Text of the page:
Catatonic Type of Schizophrenia: Symptoms & Overview

Instructor: Chevette Alston

Dr. Alston has taught intro psychology, child psychology, and developmental psychology at 2-year and 4-year schools.

This lesson describes catatonic schizophrenia, its symptoms, diagnosis, and treatment. Although it takes time to make a proper diagnosis, those living with schizophrenia can still lead productive lives.

Catatonic Schizophrenia

Catatonic schizophrenia is a subtype of schizophrenia. Schizophrenia is a severe mental disorder characterized by many of the following features: emotional blunting, intellectual deterioration, social isolation, disorganized speech and behavior, delusions, and hallucinations.

Catatonic schizophrenia includes a range of behaviors that fall between two extremes. Many with this condition cannot respond to social prompts, speak or move. This catatonic stupor is demonstrated by a dramatic reduction in activity or no movement at all. On the other hand, catatonic excitement can be seen in behaviors that are hyper and mimic sounds (echolalia) or movement (echopraxia). This spectrum of behaviors can occur together in a variety of ways.

Some are stereotypic behaviors that present as disturbances of movement and repeated, purposeless actions. You may find individuals with catatonic schizophrenia repeating unusual limb movements or holding themselves in bizarre body positions, a condition known as waxy flexibility. Waxy flexibility may involve staying immobile in seemingly uncomfortable positions for long periods. Individuals sometimes resist attempts by caregivers to help them into what would seem like more comfortable postures.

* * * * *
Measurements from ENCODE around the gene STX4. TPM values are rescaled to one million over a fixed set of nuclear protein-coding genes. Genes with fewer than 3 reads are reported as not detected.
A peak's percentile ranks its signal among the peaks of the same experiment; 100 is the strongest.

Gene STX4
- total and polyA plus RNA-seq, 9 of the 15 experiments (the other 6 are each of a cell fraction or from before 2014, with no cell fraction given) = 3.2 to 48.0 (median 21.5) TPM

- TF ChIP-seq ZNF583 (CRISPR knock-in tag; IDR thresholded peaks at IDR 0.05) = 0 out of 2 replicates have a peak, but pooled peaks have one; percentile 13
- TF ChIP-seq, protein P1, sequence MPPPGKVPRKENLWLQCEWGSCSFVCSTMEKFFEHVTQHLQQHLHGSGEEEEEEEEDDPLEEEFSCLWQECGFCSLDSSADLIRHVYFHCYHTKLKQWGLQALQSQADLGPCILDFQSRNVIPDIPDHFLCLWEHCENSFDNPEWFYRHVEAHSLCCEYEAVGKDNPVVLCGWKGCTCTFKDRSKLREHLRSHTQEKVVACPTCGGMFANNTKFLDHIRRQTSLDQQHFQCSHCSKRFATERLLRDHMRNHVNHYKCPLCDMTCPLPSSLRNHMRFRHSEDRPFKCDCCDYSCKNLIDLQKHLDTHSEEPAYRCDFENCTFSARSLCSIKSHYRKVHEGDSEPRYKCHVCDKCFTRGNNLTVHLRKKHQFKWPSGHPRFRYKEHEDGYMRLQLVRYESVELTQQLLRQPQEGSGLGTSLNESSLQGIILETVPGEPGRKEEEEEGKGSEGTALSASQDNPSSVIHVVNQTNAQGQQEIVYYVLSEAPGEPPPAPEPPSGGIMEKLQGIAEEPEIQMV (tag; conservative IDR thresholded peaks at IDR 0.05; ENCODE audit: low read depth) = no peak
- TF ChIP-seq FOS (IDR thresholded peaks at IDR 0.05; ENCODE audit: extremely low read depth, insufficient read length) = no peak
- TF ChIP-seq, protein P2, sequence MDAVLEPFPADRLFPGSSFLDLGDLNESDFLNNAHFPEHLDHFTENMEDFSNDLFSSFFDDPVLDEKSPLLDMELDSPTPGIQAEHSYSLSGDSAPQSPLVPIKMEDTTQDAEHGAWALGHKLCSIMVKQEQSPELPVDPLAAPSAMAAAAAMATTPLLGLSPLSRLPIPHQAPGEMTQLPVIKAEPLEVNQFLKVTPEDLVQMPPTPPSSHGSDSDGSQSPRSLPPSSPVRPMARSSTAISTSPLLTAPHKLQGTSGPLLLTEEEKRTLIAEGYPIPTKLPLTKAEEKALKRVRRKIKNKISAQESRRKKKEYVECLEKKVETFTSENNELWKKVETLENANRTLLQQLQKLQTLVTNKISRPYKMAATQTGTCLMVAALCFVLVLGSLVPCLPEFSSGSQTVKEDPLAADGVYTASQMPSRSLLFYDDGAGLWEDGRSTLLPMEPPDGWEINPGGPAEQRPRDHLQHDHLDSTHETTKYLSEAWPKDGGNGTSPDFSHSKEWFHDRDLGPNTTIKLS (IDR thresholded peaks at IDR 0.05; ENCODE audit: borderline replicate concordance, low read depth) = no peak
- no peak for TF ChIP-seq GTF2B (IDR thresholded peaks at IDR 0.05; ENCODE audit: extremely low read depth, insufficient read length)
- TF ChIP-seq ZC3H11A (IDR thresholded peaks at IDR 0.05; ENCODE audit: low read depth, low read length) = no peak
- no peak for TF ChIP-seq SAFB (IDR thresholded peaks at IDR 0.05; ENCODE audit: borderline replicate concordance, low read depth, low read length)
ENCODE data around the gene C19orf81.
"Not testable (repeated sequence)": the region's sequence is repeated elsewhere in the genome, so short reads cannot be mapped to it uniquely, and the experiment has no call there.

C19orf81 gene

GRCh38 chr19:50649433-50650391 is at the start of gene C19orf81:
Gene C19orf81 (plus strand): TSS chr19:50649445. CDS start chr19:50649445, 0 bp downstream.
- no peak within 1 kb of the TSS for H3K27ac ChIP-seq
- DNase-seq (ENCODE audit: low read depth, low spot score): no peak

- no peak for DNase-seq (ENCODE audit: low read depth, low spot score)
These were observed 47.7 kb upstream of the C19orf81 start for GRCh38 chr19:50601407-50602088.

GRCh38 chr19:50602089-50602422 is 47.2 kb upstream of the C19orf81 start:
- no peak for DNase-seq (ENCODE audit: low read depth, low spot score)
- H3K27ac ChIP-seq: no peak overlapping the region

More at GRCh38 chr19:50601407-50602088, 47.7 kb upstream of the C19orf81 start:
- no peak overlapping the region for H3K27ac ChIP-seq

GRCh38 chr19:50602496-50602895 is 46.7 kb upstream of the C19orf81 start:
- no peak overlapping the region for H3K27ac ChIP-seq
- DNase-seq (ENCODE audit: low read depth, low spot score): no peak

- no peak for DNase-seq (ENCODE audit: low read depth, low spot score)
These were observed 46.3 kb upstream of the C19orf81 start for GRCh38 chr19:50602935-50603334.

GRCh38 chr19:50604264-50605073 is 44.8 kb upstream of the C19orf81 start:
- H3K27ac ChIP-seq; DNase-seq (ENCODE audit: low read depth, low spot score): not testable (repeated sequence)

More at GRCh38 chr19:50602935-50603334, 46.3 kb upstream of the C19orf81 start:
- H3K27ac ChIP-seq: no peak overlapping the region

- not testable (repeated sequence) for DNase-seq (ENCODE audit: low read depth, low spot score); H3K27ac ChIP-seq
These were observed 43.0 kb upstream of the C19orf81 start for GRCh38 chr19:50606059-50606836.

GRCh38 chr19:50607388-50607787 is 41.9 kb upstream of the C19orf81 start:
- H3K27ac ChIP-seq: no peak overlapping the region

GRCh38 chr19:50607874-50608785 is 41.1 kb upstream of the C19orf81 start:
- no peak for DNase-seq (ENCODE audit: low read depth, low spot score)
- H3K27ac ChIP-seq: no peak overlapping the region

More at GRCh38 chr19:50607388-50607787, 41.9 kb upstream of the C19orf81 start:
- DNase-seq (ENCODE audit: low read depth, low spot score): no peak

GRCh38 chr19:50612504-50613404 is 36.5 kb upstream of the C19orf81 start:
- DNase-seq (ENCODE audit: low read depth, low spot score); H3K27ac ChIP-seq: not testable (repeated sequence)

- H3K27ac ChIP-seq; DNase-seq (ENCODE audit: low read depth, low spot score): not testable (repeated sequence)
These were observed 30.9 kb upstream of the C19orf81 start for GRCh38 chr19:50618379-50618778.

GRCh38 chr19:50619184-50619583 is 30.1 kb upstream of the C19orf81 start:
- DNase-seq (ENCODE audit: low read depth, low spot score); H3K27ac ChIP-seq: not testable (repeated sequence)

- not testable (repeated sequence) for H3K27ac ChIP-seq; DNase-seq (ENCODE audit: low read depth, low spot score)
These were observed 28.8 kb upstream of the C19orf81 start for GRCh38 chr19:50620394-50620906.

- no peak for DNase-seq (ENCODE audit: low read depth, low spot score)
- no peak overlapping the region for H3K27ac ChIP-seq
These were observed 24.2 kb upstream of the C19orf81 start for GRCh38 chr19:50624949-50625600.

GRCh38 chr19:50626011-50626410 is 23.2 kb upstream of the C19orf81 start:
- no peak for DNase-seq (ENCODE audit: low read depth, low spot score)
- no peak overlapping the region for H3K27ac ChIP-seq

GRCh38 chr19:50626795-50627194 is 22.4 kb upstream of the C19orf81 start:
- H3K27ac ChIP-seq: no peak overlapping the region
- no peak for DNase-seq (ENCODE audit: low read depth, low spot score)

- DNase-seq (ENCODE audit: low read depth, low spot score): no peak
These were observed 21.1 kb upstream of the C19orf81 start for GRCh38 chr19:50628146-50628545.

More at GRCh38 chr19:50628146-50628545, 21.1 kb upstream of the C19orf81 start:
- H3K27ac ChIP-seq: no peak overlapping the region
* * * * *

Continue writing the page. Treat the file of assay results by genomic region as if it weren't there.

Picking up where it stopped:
Catatonic Patient

Causes & Diagnosis

The causes of schizophrenia and its subtypes are not known. Current research indicates that most forms of schizophrenia are caused by brain dysfunction. However, why this dysfunction occurs is not known. It could be a combination of genetics and environmental triggers such as childhood stress, child abuse, and drug use, which contribute to faulty brain signaling.

In addition to psychological testing, medical testing can also be used to diagnosis schizophrenia. Doctors will try to find our when symptoms started, how severe they are, how symptoms impact the person's life. Thoughts of self-harm or harming other people may also be present. Because individuals with schizophrenia have difficulty with accurate recall, this type of social history is usually discussed with friends or family. In addition to social history and testing, it is best to rule out other disorders that may have the same symptoms, before automatically assuming that a person has schizophrenia.

Catatonic Female Patient

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